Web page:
In my practice, I’ve recently been contemplating equanimity. Equanimity is one of the Four Immeasurables found in many Buddhist teachings. The Four Immeasurables are love, compassion, joy and equanimity. A definition of equanimity is something like mental and emotional stability when faced with experiences that may cause others to lose the balance of their mind. Why is equanimity important? In general, most people have a strong attachment or aversion to certain things whether it’s particular people, situations or different sense perceptions. (sights, smells, sounds or tastes) This can cause all kinds of suffering. When you want to go out to eat at your favorite restaurant and you find out they’re closed - that’s attachment, or when you go out to eat at your favorite restaurant and you don’t like the food you ordered - that’s aversion. Equanimity teaches us to be flexible and adaptable in different situations. When our hearts and minds are open anything is possible, and the whole world can fit in our heart.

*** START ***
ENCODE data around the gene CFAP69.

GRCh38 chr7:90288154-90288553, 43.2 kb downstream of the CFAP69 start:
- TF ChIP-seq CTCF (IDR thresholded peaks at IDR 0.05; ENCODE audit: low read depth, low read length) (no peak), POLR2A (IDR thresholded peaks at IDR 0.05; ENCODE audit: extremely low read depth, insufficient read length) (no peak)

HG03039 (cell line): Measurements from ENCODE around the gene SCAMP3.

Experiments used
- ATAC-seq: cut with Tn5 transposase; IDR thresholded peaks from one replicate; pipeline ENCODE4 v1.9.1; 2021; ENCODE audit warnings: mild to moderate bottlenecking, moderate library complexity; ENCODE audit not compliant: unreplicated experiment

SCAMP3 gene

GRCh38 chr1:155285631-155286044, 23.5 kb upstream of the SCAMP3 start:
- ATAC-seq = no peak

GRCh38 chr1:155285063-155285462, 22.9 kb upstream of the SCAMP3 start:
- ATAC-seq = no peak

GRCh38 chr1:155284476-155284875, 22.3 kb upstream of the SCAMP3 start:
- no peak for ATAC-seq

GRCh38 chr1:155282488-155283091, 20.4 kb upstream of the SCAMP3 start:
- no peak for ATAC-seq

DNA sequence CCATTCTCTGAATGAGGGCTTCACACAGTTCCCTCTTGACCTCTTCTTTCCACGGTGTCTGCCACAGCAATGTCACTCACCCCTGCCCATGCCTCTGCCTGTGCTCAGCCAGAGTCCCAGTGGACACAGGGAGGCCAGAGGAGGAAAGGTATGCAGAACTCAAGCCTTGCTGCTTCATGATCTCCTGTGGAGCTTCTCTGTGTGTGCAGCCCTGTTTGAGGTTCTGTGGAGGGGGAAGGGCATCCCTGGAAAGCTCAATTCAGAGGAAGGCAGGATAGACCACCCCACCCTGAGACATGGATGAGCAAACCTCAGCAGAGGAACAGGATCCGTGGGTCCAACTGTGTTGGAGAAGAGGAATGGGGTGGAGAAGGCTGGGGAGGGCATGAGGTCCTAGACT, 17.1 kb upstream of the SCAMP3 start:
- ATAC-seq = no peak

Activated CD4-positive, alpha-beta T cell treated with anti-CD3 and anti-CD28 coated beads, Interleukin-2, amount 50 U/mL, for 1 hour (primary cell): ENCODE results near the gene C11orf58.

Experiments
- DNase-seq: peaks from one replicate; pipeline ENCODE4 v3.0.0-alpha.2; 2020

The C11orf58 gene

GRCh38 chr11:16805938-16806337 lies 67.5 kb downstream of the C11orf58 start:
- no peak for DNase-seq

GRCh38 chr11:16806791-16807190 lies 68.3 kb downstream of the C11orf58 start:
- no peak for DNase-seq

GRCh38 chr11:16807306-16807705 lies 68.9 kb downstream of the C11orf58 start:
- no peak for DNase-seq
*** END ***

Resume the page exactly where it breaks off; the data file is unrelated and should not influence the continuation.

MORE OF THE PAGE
There’s also a strong correlation between equanimity and compassion. Many of the teachings say it’s important to try to treat every human as though they were your mother or someone else you love. Occasionally this is much easier to imagine than to put into practice! There are those moments when people annoy each other, but imagine a world where the kind of care and concern directed towards each other as though each person’s life was significant to the wellbeing of all lives. Life is very precious and I think equanimity helps awaken the compassion that is already there within our own hearts.
Posted by Kate Dutton on December 8, 2018.